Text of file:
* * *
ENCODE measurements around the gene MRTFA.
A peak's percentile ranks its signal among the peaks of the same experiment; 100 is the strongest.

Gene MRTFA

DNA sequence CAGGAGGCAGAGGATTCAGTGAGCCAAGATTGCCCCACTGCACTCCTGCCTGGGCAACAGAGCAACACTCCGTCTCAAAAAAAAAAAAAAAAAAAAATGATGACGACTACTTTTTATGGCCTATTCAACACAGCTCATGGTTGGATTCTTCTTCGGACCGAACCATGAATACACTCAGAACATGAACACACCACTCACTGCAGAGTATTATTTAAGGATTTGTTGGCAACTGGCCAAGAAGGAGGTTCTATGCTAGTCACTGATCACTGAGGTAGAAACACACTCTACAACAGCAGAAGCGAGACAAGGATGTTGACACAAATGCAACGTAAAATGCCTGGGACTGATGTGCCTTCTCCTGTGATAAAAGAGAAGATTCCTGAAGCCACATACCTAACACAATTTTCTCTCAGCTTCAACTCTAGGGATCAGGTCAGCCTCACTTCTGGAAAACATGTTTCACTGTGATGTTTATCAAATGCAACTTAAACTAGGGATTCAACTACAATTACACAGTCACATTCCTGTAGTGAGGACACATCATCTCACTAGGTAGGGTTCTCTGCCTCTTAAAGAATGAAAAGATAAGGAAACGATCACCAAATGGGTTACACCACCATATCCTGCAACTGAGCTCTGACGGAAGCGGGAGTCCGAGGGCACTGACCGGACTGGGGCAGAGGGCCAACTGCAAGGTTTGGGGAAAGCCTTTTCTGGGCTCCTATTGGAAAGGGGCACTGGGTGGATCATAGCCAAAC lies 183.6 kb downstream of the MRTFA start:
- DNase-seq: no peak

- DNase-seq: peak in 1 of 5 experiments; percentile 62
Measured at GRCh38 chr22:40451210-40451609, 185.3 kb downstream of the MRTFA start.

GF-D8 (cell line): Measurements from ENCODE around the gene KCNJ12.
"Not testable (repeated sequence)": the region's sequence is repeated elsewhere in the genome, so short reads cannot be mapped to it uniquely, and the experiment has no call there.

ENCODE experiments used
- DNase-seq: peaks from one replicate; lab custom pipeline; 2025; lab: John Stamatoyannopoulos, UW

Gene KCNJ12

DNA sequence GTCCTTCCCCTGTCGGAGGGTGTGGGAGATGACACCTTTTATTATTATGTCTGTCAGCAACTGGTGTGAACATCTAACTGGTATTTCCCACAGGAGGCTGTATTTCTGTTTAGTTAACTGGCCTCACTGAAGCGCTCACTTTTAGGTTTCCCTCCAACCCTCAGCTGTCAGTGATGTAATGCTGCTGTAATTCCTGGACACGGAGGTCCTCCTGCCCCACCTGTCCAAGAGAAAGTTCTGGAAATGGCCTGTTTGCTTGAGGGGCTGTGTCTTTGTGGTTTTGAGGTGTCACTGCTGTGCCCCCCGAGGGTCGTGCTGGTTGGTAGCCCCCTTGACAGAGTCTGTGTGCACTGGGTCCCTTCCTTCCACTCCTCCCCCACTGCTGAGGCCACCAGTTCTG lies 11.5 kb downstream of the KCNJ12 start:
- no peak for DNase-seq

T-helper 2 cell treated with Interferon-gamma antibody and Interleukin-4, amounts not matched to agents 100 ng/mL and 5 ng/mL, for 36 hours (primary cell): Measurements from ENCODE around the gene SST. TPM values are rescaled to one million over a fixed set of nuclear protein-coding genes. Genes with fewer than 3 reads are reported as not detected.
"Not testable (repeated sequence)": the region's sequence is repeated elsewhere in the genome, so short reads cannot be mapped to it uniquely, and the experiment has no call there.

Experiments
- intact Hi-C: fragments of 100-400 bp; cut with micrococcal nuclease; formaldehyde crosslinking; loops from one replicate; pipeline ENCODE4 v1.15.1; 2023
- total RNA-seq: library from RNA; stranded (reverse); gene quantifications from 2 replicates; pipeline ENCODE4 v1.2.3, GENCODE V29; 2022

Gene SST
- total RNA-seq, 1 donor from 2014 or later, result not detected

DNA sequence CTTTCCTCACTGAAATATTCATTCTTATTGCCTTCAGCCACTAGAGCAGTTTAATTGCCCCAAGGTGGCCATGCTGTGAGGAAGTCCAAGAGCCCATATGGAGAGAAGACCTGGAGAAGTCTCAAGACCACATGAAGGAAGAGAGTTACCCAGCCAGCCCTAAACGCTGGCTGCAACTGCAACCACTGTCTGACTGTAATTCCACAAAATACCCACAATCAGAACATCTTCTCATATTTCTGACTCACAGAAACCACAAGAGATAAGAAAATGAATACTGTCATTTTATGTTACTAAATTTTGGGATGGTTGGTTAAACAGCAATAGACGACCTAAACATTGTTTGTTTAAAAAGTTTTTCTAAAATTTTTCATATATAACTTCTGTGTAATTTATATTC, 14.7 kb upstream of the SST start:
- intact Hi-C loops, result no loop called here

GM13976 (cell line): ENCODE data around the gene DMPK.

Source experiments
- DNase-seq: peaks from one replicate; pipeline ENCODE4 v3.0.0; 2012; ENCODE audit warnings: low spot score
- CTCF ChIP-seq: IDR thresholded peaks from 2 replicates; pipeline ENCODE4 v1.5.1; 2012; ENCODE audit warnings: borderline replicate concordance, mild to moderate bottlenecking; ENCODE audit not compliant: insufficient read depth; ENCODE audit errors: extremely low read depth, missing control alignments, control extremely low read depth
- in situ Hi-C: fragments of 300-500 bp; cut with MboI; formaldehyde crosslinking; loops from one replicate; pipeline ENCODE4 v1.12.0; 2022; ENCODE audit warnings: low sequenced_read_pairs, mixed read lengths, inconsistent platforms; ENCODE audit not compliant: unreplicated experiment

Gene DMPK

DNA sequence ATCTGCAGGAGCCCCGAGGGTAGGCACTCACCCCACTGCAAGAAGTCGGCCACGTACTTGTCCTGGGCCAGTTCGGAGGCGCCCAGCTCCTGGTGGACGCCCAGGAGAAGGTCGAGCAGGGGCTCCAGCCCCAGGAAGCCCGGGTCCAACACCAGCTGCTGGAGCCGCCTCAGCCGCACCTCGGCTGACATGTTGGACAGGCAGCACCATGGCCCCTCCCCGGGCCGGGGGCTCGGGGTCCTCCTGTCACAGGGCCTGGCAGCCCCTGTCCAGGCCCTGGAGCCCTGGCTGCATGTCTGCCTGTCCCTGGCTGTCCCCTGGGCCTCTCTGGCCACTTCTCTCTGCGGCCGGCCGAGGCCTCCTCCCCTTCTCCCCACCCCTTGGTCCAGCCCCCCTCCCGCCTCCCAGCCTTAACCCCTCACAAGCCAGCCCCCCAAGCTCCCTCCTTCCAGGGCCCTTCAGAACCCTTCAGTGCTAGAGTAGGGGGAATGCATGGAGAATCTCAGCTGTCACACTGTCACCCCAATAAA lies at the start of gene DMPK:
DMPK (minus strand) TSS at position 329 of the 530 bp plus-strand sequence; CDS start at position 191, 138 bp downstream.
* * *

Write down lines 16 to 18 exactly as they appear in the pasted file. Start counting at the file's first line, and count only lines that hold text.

"Not testable (repeated sequence)": the region's sequence is repeated elsewhere in the genome, so short reads cannot be mapped to it uniquely, and the experiment has no call there.

Experiments
- intact Hi-C: fragments of 100-400 bp; cut with micrococcal nuclease; formaldehyde crosslinking; loops from one replicate; pipeline ENCODE4 v1.15.1; 2023